Are You Quake Ready?
If you live in California, in addition to infamous traffic jams and giant potholes, you have to live with the threat of earthquakes. And, in the last few weeks, we’ve been reminded about how helpless we are living on shaky ground. But, like buckling your seat belt in your car, the actions you take now to stay safe when the next big earthquake hits, may save your life. Being prepared is the key to your survival. Don’t wait any longer to get ready – start now — you’ll be glad you did.
Here are steps you can take right now to help you safely ride out the next big one.
1. Earthquake insurance
First, review your insurance policies annually to make sure your home is covered – most homeowners’ insurance and renters’ insurance policies don’t cover damage from earthquakes – you need a separate earthquake policy.
2. Practice how to drop, cover and hold on: During an earthquake, know how to drop to the ground, take cover under sturdy furniture, and hold on to that furniture until after the shaking stops.
3. Identify earthquake hazards in your home
Secure heavy objects. Hang heavy items such as pictures and mirrors, away from beds, couches, and anywhere people sleep or sit. Bolt and brace water heaters, gas appliances, bookcases, china cabinets and other tall furniture to wall studs. Do you live, work, or travel near the coast? Find out what areas are at risk of a tsunami.
4. Make a plan: Identify out-of-area emergency contacts. Decide where to reunite with loved ones after a disaster in case phone lines are down. Write your plan on an emergency contact card and store in your phone along with important numbers for emergency resources in your area.
5. Put together several disaster supplies kits: Because you don’t know where you will be when an earthquake occurs, prepare a Disaster Supplies Kit for your home, workplace, and car. Your home should have a larger household kit with supplies to last three days to one week. You can put these together yourself or buy them from survival gear companies that sell ready-made kits.
Here is what the Federal Emergency Management Agency (FEMA) recommends for a Basic Disaster Supplies Kit:
• Water, one gallon of water per person per day for at least three days, for drinking and sanitation
• Food, at least a three-day supply of non-perishable food
• Battery-powered or hand crank radio and a NOAA Weather Radio with tone alert and extra batteries for both
• Flashlight and extra batteries
• First aid kit
• Whistle to signal for help
• Dust mask to help filter contaminated air and plastic sheeting and duct tape to shelter-in-place
• Moist towelettes, garbage bags and plastic ties for personal sanitation
• Wrench or pliers to turn off utilities
• Manual can opener for food
• Local maps
• Cell phone with chargers, inverter or solar charger
Once you have put together the supplies for a basic emergency kit, these supplemental items are important to add:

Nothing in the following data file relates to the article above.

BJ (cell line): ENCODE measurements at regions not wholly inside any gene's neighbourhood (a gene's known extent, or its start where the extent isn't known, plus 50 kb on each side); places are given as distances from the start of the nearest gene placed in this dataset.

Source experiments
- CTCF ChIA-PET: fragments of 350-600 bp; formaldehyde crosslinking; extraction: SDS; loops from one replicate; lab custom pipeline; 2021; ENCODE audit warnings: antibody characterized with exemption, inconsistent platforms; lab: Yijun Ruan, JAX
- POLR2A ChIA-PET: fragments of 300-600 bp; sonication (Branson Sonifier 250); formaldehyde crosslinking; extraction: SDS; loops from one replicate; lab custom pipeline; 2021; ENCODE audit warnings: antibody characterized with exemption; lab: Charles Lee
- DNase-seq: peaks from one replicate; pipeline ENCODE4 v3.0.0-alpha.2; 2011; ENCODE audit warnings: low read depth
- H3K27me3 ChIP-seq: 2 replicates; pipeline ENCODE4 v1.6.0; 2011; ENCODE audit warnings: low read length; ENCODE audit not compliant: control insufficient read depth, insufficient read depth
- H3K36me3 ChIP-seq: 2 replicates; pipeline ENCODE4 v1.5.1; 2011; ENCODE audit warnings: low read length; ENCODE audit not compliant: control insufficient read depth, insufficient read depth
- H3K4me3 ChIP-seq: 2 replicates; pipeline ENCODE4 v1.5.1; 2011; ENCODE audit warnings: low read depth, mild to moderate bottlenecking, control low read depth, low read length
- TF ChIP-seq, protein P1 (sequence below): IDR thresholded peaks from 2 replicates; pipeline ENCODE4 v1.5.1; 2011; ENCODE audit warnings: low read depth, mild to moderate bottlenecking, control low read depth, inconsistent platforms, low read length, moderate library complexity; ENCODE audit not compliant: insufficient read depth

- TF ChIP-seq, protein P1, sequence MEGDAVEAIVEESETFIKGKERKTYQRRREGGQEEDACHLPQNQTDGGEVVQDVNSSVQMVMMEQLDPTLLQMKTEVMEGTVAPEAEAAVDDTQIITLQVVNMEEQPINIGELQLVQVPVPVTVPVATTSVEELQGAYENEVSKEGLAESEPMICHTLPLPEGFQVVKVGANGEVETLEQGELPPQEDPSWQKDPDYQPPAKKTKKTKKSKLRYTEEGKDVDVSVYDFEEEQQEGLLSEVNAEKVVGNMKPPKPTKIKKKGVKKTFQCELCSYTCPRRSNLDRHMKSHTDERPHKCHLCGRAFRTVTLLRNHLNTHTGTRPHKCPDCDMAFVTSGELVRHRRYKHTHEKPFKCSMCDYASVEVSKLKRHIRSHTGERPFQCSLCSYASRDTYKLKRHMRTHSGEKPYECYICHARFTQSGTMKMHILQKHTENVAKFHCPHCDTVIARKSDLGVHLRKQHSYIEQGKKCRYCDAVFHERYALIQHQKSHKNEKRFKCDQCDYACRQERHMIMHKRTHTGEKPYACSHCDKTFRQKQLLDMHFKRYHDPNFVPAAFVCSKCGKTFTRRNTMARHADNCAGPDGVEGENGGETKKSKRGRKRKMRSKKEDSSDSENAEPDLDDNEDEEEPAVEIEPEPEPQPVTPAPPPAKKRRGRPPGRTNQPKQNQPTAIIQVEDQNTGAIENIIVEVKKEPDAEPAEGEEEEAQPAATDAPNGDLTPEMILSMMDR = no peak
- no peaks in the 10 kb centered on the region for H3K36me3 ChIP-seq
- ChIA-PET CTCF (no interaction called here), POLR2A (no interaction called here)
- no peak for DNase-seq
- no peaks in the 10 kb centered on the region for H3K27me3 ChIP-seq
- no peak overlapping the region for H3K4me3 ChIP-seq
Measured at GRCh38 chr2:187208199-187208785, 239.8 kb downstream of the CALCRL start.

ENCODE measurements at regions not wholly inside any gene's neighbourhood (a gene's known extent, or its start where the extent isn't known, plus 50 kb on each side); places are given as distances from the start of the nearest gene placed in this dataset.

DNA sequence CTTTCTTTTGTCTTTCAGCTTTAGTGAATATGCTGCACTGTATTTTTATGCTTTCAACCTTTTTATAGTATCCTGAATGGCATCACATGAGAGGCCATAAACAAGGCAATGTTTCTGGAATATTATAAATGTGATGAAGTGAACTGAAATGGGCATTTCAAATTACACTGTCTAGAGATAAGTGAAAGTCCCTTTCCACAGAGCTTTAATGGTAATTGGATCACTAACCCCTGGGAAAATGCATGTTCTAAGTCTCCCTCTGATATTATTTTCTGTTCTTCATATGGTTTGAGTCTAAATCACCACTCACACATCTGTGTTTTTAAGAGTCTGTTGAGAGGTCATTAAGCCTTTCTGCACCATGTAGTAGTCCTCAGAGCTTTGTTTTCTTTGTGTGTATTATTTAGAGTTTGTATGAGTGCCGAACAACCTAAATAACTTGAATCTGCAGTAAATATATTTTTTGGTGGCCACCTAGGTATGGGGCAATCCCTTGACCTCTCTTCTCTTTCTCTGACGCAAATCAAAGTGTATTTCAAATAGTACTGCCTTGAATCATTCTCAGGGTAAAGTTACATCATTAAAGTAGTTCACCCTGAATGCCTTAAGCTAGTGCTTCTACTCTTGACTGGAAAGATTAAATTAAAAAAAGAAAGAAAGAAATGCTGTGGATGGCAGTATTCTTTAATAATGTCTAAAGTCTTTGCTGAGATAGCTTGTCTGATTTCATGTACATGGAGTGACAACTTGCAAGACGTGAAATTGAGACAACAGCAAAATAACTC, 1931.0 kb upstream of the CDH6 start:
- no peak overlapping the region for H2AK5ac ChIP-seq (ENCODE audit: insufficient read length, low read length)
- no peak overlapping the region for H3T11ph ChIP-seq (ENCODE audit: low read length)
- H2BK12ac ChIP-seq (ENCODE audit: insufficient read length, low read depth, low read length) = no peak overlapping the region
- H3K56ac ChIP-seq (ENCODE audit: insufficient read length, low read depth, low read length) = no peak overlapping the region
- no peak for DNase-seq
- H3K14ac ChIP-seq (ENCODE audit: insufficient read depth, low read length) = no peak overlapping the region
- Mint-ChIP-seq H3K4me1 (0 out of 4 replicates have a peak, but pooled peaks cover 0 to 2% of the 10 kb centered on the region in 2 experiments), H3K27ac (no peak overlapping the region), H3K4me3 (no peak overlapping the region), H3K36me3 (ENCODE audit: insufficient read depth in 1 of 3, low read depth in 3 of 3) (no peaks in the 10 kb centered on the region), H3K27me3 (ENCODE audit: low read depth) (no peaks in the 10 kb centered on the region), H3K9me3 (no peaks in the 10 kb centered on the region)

• Prescription medications and glasses
• Infant formula and diapers
• Pet food and extra water for your pet
• Cash or traveler’s checks and change
• Important family documents such as copies of insurance policies, identification and bank account records in a waterproof, portable container
• Emergency reference material such as a first aid book
• Sleeping bag or warm blanket for each person.
• Complete change of clothing including a long sleeved shirt, long pants and sturdy shoes.
• Household chlorine bleach and medicine dropper – When diluted, nine parts water to one part bleach, bleach can be used as a disinfectant.
• Fire extinguisher
• Matches in a waterproof container
• Feminine supplies and personal hygiene items
• Mess kits, paper cups, plates, paper towels and plastic utensils
• Paper and pencil
• Books, games, puzzles or other activities for children
Important notes about water
• A normally active person needs at least ½ gallon of water daily just for drinking.
• Store water in plastic containers
• Do not store any plastic water container directly on concrete to prevent contaminating chemicals leaching from the concrete into the water and also degrading the plastic bottle.
• If you use your own containers of water, you should buy air-tight, food-grade water storage containers from surplus or camping supply stores. Replace water every 6 months.
• To ensure water quality, purify it before drinking
- Heat water to a rolling boil for 1 minute or use commercial purification tablets.
- You can also use household liquid chlorine bleach if it is pure, unscented, 5 to 6 percent sodium hypochlorite. Do not use scented, color safe or bleaches with added cleaners.
How to Purify Water with Bleach
- 1 Gallon
- 5 Gallons
- 4 Drops
- 16 Drops
- 1 Teaspoon
After adding bleach, shake or stir the water container and let it stand 30 minutes before drinking.
The Federal Emergency Management Agency (FEMA) is a great resource for additional information to help be prepared for all types of disaster situations.
So, the time to prepare is now. Even if you don’t have homeowners’ insurance or renters’ insurance, being ready will give you some peace of mind when things shake, rattle and roll.